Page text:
It is perfectly feasible to dedicate 8.58 million acres of farm land to this sort of energy production.
Originally Posted by SI51
I'm not sure if this has been stated, I have not read the entire thread. Some simple math and statistics puts this into perspective as to the effect this will have on the world's crude oil supply. Here's the math:
800 barrels per acre per year
43,560 square feet per acre
1 barrel per 54.45 square feet each year
960,000 barrels per year at 1200 acres
4,000,000 barrels per year at 5000 acres
In 2009, the US consumed 18,810,010 barrels per day. If they wanted to match this, they'd need 8,582,067.0625 acres at full production annually.
Let's call it an even 10 million acres needed, accounting for waste & buffer. The US has 922,095,840 acres of total farmland and 406,424,909 of that are dedicated to crops. That means a dedication of about 2.5% of us cropland to US oil consumption. Assuming your numbers are correct, that's an ok trade-off. Of course that's 2.5% of US cropland to meet one day
of consumption. If I'm getting this right, that's pretty intimidating.
Now consider this:
About 49 million acres of US farmland are dedicated to making ethanol from corn for the purpose of blending with gasoline (this is a very conservative estimate, other estimates peg it at nearly double this figure, or 78 million acres). That doesn't even come close to meeting our consumption of gasoline, and further, many studies believe that this process actually increases our annual oil consumption. So compare this 50-80 million acres to the 10 million or so acres needed by this new fuel making process and we can see that we're already dedicating a much larger amount of cropland to fuel here in the US. This doesn't account for other crops and waste material used to make ethanol for fuel, nor does it take into consideration that less arable land may be used for fuel production.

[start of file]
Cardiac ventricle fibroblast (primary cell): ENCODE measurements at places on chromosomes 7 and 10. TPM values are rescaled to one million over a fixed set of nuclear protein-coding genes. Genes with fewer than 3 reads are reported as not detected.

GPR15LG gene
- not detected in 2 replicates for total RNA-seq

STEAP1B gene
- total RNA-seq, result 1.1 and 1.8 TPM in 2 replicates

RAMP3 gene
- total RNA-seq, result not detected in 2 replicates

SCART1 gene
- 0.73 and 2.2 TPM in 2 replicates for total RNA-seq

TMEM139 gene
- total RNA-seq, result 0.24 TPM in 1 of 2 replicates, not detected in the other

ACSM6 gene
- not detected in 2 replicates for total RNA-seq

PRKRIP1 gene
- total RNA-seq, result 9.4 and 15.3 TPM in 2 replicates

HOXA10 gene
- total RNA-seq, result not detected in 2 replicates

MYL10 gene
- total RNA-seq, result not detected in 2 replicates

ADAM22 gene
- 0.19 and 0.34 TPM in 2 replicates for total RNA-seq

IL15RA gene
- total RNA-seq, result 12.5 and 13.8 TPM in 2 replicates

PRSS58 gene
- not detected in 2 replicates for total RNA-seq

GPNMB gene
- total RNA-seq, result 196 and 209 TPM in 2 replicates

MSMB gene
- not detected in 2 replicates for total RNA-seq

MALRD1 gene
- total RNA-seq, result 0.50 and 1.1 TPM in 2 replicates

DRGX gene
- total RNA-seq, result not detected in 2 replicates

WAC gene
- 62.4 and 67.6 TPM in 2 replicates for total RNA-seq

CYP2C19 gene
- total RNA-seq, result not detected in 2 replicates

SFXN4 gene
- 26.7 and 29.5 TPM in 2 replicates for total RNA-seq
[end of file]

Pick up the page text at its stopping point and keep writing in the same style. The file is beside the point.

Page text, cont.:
Ethanol from corn has seen advances over the past several decades increasing economic and yield efficiencies. It is not a new process. We can expect this new process to evolve and become more efficient over time and gain in importance. Now if I understand the new process, it in fact doesn't require the use of cropland at all!
They plan on using this in the MIDDLE OF THE DESERT! It's an area quite inhospitable to cattle or corn production. Certainly we could spare a little wasteland for the production of fuel... already we create wasteland in the production of fuel so it shouldn't be in short supply.
http://www.reuters.com/article/2007/...49215820070611Edited by TehStone - 6/4/11 at 3:01pm